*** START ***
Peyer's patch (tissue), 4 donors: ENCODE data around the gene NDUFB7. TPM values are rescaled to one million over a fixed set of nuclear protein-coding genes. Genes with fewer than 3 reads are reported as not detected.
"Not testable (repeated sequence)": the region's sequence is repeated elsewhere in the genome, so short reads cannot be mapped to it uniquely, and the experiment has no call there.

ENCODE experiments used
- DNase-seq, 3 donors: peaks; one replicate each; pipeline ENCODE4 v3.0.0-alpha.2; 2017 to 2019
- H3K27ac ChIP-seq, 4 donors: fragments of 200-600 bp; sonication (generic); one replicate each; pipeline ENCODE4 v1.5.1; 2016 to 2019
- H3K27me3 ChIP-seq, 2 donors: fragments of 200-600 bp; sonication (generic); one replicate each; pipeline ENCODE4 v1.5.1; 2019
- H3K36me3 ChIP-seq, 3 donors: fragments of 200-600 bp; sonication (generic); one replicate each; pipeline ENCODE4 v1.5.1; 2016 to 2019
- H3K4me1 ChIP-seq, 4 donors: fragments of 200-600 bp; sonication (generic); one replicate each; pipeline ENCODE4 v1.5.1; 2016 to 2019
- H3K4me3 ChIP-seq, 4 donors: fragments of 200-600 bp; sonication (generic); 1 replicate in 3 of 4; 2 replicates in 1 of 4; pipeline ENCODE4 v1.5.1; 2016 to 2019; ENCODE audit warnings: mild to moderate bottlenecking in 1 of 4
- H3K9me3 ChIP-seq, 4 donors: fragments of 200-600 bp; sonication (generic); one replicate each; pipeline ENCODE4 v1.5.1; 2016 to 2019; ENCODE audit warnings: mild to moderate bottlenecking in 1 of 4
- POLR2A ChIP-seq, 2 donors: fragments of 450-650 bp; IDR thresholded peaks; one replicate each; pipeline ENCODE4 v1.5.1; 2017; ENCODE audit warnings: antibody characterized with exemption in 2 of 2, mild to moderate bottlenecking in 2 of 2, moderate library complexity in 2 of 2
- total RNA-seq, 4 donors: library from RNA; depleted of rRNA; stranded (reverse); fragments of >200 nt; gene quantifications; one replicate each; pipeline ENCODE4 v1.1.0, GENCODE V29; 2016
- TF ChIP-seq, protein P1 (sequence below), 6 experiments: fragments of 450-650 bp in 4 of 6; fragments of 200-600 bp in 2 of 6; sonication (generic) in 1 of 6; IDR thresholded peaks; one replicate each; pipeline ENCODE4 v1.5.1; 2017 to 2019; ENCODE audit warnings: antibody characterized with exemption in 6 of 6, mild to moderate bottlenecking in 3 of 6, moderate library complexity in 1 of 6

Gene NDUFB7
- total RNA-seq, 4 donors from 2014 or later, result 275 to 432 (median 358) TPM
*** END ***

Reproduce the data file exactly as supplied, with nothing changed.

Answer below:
Peyer's patch (tissue), 4 donors: ENCODE data around the gene NDUFB7. TPM values are rescaled to one million over a fixed set of nuclear protein-coding genes. Genes with fewer than 3 reads are reported as not detected.
"Not testable (repeated sequence)": the region's sequence is repeated elsewhere in the genome, so short reads cannot be mapped to it uniquely, and the experiment has no call there.

ENCODE experiments used
- DNase-seq, 3 donors: peaks; one replicate each; pipeline ENCODE4 v3.0.0-alpha.2; 2017 to 2019
- H3K27ac ChIP-seq, 4 donors: fragments of 200-600 bp; sonication (generic); one replicate each; pipeline ENCODE4 v1.5.1; 2016 to 2019
- H3K27me3 ChIP-seq, 2 donors: fragments of 200-600 bp; sonication (generic); one replicate each; pipeline ENCODE4 v1.5.1; 2019
- H3K36me3 ChIP-seq, 3 donors: fragments of 200-600 bp; sonication (generic); one replicate each; pipeline ENCODE4 v1.5.1; 2016 to 2019
- H3K4me1 ChIP-seq, 4 donors: fragments of 200-600 bp; sonication (generic); one replicate each; pipeline ENCODE4 v1.5.1; 2016 to 2019
- H3K4me3 ChIP-seq, 4 donors: fragments of 200-600 bp; sonication (generic); 1 replicate in 3 of 4; 2 replicates in 1 of 4; pipeline ENCODE4 v1.5.1; 2016 to 2019; ENCODE audit warnings: mild to moderate bottlenecking in 1 of 4
- H3K9me3 ChIP-seq, 4 donors: fragments of 200-600 bp; sonication (generic); one replicate each; pipeline ENCODE4 v1.5.1; 2016 to 2019; ENCODE audit warnings: mild to moderate bottlenecking in 1 of 4
- POLR2A ChIP-seq, 2 donors: fragments of 450-650 bp; IDR thresholded peaks; one replicate each; pipeline ENCODE4 v1.5.1; 2017; ENCODE audit warnings: antibody characterized with exemption in 2 of 2, mild to moderate bottlenecking in 2 of 2, moderate library complexity in 2 of 2
- total RNA-seq, 4 donors: library from RNA; depleted of rRNA; stranded (reverse); fragments of >200 nt; gene quantifications; one replicate each; pipeline ENCODE4 v1.1.0, GENCODE V29; 2016
- TF ChIP-seq, protein P1 (sequence below), 6 experiments: fragments of 450-650 bp in 4 of 6; fragments of 200-600 bp in 2 of 6; sonication (generic) in 1 of 6; IDR thresholded peaks; one replicate each; pipeline ENCODE4 v1.5.1; 2017 to 2019; ENCODE audit warnings: antibody characterized with exemption in 6 of 6, mild to moderate bottlenecking in 3 of 6, moderate library complexity in 1 of 6

Gene NDUFB7
- total RNA-seq, 4 donors from 2014 or later, result 275 to 432 (median 358) TPM